Go back to the Europarl portal

Choisissez la langue de votre document :

  • bg - български
  • es - español
  • cs - čeština
  • da - dansk
  • de - Deutsch
  • et - eesti keel
  • el - ελληνικά
  • en - English (Selected)
  • fr - français
  • ga - Gaeilge
  • hr - hrvatski
  • it - italiano
  • lv - latviešu valoda
  • lt - lietuvių kalba
  • hu - magyar
  • mt - Malti
  • nl - Nederlands
  • pl - polski
  • pt - português
  • ro - română
  • sk - slovenčina
  • sl - slovenščina
  • fi - suomi
  • sv - svenska
Parliamentary questions
PDF 191kWORD 18k
11 January 2018
Question for written answer E-000168-18
to the Commission
Rule 130
Marijana Petir (PPE) , Marc Tarabella (S&D) , Maria Lidia Senra Rodríguez (GUE/NGL) , Franc Bogovič (PPE) , Albert Deß (PPE)

 Subject:  A new forest strategy — mine clearance in European forests
 Answer in writing 

The problem of remaining landmines is seldom mentioned at EU level, and it is forgotten that, as a result, freedom of movement in Croatia, a Member State, is limited still today, and that deaths still occur from landmines. Because of the presence of the remaining mines, elementary and useful forest functions have been endangered, with the associated inability of the owners to use the forests. Remaining landmines also present a threat to the life and safety of citizens. In Croatia alone, 38 000 hectares of forests are scattered with landmines. The demining process is slow and expensive — it will cost EUR 600 million to complete it. Also, one should not forget the mine problem in neighbouring Bosnia and Herzegovina, where landmines affect 120 00 hectares of forest.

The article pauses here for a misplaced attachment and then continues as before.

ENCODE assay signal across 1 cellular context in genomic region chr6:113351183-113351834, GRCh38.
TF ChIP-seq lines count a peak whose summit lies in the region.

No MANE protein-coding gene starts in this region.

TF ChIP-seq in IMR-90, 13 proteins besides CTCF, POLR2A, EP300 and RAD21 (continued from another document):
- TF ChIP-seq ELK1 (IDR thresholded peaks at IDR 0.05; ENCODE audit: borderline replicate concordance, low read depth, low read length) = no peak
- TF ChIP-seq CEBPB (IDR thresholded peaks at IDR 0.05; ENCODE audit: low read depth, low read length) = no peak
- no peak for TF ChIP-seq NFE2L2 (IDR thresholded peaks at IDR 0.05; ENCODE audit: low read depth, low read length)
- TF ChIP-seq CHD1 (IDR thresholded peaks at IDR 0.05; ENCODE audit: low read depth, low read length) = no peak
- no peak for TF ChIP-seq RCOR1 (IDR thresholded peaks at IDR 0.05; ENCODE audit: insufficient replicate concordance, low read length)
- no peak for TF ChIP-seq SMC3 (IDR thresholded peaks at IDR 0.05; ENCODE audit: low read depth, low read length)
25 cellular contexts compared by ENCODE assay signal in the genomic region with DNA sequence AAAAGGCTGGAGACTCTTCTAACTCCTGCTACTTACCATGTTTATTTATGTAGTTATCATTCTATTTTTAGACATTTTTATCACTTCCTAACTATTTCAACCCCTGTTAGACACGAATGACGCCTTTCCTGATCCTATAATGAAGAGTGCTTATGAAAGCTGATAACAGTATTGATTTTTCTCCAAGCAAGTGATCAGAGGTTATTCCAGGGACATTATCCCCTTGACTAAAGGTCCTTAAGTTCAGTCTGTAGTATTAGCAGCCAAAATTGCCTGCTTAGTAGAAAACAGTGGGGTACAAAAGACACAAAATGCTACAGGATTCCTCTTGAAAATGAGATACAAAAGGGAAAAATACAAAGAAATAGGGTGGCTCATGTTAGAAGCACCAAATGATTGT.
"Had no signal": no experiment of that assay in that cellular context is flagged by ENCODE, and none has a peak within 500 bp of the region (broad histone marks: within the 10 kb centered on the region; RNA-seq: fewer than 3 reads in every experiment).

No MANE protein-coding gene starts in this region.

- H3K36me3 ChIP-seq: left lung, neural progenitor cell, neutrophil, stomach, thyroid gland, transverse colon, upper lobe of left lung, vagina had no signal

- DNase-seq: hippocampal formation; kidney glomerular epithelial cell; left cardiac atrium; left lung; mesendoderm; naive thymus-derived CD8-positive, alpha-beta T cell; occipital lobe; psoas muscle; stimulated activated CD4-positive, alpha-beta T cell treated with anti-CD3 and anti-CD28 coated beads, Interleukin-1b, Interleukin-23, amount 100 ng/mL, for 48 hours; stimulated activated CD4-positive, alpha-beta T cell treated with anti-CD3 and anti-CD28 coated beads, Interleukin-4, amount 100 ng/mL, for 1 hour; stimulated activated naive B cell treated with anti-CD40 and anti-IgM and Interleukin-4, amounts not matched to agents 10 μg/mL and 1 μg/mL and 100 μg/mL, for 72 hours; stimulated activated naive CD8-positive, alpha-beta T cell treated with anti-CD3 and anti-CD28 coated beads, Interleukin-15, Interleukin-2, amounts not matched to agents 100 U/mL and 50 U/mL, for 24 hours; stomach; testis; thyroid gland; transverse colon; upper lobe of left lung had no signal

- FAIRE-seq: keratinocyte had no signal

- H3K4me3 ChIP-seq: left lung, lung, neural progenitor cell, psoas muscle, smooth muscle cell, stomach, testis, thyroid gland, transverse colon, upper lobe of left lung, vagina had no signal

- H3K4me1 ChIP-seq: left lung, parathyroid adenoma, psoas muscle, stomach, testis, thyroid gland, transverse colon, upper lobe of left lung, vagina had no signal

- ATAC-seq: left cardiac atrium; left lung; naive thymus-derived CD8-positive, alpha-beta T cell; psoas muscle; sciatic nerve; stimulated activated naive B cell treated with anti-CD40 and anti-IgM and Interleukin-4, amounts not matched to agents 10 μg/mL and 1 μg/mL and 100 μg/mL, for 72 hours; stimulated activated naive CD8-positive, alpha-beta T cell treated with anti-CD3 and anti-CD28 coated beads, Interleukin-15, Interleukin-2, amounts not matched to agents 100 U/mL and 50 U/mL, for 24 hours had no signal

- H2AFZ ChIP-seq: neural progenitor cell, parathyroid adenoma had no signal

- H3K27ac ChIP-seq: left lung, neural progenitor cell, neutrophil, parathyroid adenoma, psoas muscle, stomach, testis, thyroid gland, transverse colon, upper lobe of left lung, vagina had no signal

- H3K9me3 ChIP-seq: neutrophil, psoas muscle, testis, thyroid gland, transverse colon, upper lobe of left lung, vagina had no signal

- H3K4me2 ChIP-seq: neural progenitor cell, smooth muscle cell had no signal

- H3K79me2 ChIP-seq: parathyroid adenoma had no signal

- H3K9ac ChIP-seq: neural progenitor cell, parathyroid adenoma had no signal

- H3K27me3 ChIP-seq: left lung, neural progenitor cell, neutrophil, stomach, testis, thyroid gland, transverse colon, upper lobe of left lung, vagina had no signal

In the light of all this, we ask for support from the Union to address this economic and social problem. The EU finances mine clearance in Southeast Asia, which we welcome, but forgets to address the same problem closer to home, in a Member Country.

How does the Commission plan to assist Croatia and Bosnia and Herzegovina in demining the forest areas in question?

Last updated: 25 January 2018Legal notice